As I was faced with choosing the best PHP framework for a project in the spring 2012 I found Laravel framework to be easiest to pick up. It allowed me to build my first application in a structured way with clean and understandable code. Fast forward to this day, I have built plenty of applications with it (over 30 currently in production personal and for clients) of small to medium scale. From simple blog-like apps to complex CMS for e-Commerce websites Laravel has been a great and solid engine powering my applications.
When you choose a framework, you are looking for stability, good support, extensions and good community around it. I found Laravel to offer all of that and much more. The features like built-in caching, Eloquent ORM, easy environments, simple routing still keep amazing me even now.
Of course if you are new to Laravel, you might be wondering about questions like these:
Who uses Laravel in the real world? Are any big names on the list?
Is there any data that shows rise of Laravel comparing to other frameworks?
Is Laravel worth the investment? Will it be worth to switch to it?
How secure is Laravel?
Will Laravel still be useful a year, two or three from now?
These questions are of high importance as choosing a framework is a lot like buying a car or a nice set of tools (drills, screwdrivers, wrenches, etc). You wouldn’t want to buy a knock off, right? The framework has to be reliable, secure and should come with some sort of “warranty” in form of community/creators support. I have prepared some data for you to take a look yourself about the trends surrounding Laravel framework as a tool. Let’s start with taking a look at who uses Laravel.
Who Uses Laravel framework?
Are there any big names using Laravel framework for their projects? Any well-known companies use it? To answer this question a few months ago I built a website called Builtwithlaravel.com. This website allows developers and owner submit URL to websites that are built with Laravel framework. Over the months there have been so many submissions that I now have to find somebody who can help me approve the entries. More and more websites are submitted every day to this gallery/showcase of projects made with Laravel PHP framework.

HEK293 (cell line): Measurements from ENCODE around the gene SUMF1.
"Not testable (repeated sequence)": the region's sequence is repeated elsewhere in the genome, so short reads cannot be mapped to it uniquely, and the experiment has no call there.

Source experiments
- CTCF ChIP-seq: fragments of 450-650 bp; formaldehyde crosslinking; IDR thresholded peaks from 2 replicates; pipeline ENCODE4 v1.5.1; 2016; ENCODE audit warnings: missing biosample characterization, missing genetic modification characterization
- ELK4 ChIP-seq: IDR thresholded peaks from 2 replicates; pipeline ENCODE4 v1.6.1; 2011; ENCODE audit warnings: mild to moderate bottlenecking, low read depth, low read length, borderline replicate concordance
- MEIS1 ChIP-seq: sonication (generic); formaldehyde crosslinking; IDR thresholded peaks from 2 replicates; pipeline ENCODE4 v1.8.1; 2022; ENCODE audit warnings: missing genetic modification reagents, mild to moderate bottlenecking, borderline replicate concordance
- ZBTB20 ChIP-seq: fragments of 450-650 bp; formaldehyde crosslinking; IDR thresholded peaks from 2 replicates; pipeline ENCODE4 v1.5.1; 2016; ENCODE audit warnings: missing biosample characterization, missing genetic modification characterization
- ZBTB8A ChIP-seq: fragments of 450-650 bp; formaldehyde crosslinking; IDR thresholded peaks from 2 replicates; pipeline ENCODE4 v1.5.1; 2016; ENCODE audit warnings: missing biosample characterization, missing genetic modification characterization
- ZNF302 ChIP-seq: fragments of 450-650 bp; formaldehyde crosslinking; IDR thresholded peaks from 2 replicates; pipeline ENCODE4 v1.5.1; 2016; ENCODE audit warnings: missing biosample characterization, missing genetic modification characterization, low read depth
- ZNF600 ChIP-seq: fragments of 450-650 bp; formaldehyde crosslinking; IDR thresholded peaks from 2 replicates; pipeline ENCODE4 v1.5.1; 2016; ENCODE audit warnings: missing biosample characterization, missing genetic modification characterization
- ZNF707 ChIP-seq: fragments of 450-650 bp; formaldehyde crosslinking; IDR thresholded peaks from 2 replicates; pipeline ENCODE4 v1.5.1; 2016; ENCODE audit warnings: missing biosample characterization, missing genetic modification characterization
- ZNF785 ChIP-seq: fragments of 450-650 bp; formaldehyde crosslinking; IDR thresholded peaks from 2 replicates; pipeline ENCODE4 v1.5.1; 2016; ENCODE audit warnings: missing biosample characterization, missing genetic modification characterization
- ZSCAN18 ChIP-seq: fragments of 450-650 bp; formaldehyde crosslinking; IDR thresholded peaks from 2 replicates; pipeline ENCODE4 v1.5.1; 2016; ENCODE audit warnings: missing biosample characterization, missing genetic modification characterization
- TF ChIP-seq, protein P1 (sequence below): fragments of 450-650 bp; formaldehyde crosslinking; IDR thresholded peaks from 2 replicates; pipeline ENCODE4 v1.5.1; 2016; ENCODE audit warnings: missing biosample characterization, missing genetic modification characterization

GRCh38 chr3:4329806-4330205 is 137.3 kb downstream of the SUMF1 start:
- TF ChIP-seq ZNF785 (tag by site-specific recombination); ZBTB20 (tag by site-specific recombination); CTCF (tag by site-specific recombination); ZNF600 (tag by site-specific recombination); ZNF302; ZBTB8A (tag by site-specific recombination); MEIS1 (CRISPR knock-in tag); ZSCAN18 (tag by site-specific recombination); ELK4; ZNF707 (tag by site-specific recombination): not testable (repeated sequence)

As a side note, with every passing week I see the domain names of submitted sites get shorter and shorter which means the projects are more expensive with some major funds to back up those short domain names.
Here is a small fraction of big name websites submitted to the showcase (the names are trademarks of their respective owners):
Toyota Hall of Fame
A great looking website Toyota Hall of Fame, shows off legends of fantasy football. Includes a gallery, history, articles and videos:
The company behind Snappy employs the creator of Laravel. Snappy helps you deliver awesome customer service. Their motto is “Customer Service, Simplified”. Snappy allows you to manage your support email, FAQs and reporting with ease. A customer service application, architected by Taylor Otwell (creator of Laravel) himself.
One of my own sites, Bootsnipp is one of the top 13,000 websites in the world by popularity. Just recently it was nominated for a Net Award as one of the best side projects of the year. It has enormous traffic and a decent user base all over the world. Bootsnipp was originally built on Laravel 3 and then rebuilt on Laravel 4 in fall of 2013. Despite the big load the website has uptime of 99.99% and has been performing well without any issues. Using Laravel made it possible for me to make this site quickly and to go from an idea to implementation in very short time.
Morgans Hotel Group
As stated by the person submitting the site, “Morgans Hotel Group is a hospitality company that owns & operates boutique hotels as well as acquiring and redeveloping in the United States and Europe.”. Their website has some of the nicest design I have seen done on a hotel website. It is truly mobile friendly work of art and I highly suggest checking it out:
Beside websites, Laravel is used to power lots and lots of mobile apps. Developer’s ability to build APIs with Laravel make it a great choice for powering the backend of mobile applications.
The examples above are just a few examples of some amazing websites built with Laravel framework. There are hundreds more on the Builtwithlaravel website. Feel free to browse around!
How does Laravel compare to other frameworks?
Well, this is a very difficult question to be honest. To answer it I want to use the following analogy.
Imagine that you are at Mercedes or BMW dealership. The cars are all top of the class, with lots of bells and whistles. Some are white, some are silver. Some have a kickass stereo system, some have heated everything-you-can-think-off seats. All these cars were a work of hundreds if not thousands of people and are a testament to awesome craftsmanship. I tend to think of frameworks as those top of the line cars. They have been thoroughly tested by lots of people. Hundreds if not thousands of people worked on a framework over the period of time to get it to the state it is in. What you end up with is just a matter of preference. To me some features in a framework might be not as important as they are to you. I chose Laravel because it was logical to me. As could be said, “Your mileage may vary”.
Please note, I don’t want to start framework wars. My advise is try out different frameworks and see what you like best. What I do know is that Laravel has been growing in popularity steadily over the last year. The chart below shows data from the Google Trends about search interest of the following frameworks:
Laravel’s popularity versus CodeIgniter, CakePHP and Symfony